Nutter

Nutter

Nuh-tuhr

Noun, Slang

Nutter: A cyclist who takes risks on the road.

Example usage: He's such a nutter, he cut in front of three cars to make the lights!

Most used in: The United Kingdom and Ireland.

Most used by: Road cyclists, who are more likely to take risks on the road.

Popularity: 8/10

Comedy Value: 5/10

Also see: Cat 4, Cat 5, Cat 6, Cat 7,

What is a Nutter in Cycling?

A Nutter is a term used to describe a cyclist who is willing to take risks on the road in order to ride faster. They often push their riding to the limit, taking corners at high speeds and weaving through traffic. This type of riding is often done without regard for safety and can be dangerous.

Nutters are often seen as being reckless and irresponsible, and there has been an increase in cycling accidents in recent years due to the rise in cycling popularity. In the UK, cycling casualties have increased by 10% between 2017 and 2018, with a total of 18,477 reported casualties according to the Department for Transport.

The term 'Nutter' is not meant to be taken seriously and is often used by cyclists to describe someone who is pushing themselves to the limit in order to ride faster. However, it is important to remember that this type of riding can be dangerous and should only be done by experienced cyclists who are aware of the risks.

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Where Does the Cycling Term 'Nutter' Come From?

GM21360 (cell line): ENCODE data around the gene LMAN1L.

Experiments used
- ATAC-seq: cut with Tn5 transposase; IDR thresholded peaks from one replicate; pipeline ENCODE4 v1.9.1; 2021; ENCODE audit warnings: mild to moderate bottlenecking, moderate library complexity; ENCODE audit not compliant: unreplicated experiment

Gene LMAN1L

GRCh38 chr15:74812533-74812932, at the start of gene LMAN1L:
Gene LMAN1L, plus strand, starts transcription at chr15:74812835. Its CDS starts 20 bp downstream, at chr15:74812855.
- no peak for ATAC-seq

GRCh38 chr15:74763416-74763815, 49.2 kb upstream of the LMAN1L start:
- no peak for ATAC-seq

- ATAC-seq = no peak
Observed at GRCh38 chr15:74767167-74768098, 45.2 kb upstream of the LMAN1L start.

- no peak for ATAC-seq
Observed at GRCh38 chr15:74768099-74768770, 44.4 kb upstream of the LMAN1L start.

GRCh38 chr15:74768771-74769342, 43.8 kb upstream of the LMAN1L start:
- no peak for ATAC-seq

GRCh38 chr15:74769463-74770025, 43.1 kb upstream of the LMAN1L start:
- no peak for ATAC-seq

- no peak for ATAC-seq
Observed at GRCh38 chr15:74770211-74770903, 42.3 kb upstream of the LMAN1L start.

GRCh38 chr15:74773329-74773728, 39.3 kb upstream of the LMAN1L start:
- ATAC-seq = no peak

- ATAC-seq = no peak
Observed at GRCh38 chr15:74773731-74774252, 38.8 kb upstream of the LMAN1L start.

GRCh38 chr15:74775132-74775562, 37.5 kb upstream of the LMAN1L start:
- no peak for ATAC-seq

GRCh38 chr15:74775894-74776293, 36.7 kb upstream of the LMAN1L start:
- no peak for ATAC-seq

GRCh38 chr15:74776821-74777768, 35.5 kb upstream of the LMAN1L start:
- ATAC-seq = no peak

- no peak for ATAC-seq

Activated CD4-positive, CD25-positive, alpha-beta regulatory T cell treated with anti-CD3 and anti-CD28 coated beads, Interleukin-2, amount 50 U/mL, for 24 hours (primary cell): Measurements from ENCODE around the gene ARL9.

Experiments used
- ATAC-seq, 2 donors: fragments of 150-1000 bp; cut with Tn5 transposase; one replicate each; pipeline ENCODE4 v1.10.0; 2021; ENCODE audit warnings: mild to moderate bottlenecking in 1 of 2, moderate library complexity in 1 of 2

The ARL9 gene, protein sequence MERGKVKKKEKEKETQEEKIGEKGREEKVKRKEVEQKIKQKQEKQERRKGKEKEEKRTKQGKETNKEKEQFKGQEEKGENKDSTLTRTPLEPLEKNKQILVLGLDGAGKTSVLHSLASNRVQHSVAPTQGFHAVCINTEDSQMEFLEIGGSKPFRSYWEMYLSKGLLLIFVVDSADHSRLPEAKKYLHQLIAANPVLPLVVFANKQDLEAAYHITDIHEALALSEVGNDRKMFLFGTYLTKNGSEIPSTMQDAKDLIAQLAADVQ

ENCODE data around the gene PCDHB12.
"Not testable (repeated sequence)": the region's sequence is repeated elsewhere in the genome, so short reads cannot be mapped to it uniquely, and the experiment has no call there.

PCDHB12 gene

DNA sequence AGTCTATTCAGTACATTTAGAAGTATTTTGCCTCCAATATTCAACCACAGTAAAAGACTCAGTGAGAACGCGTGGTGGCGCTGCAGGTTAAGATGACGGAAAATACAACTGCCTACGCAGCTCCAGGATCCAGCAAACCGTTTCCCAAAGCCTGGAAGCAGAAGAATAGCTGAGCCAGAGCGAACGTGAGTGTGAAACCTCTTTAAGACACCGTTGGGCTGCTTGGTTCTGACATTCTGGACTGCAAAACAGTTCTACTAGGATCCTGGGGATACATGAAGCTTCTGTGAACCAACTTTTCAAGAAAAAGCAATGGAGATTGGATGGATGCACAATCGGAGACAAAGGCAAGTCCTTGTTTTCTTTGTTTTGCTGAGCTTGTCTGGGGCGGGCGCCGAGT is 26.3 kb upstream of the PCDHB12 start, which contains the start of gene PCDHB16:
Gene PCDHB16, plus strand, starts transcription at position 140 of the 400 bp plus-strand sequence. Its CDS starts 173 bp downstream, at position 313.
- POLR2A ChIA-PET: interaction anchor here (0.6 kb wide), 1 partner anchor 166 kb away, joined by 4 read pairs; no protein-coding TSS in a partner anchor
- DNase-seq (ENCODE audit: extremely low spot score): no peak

The cycling term 'Nutter' originated in the United Kingdom in the late 1950s. It was used to describe cyclists that took part in races or time trials, and who pushed themselves to their physical limits.

The term was first used in the North West of England, particularly in Lancashire. It was used by cyclists to describe their peers who were willing to push themselves to the limit when competing against one another.

The term was popularised in the 1960s, when cycling was becoming a popular sport in the UK. As the sport became more professional, the term was used to describe cyclists who were willing to push themselves to the limit in order to win races and achieve success.

Today, the term is still used to describe cyclists who are willing to push themselves beyond their limits. It is also used to describe cyclists who are willing to take risks in order to achieve success.

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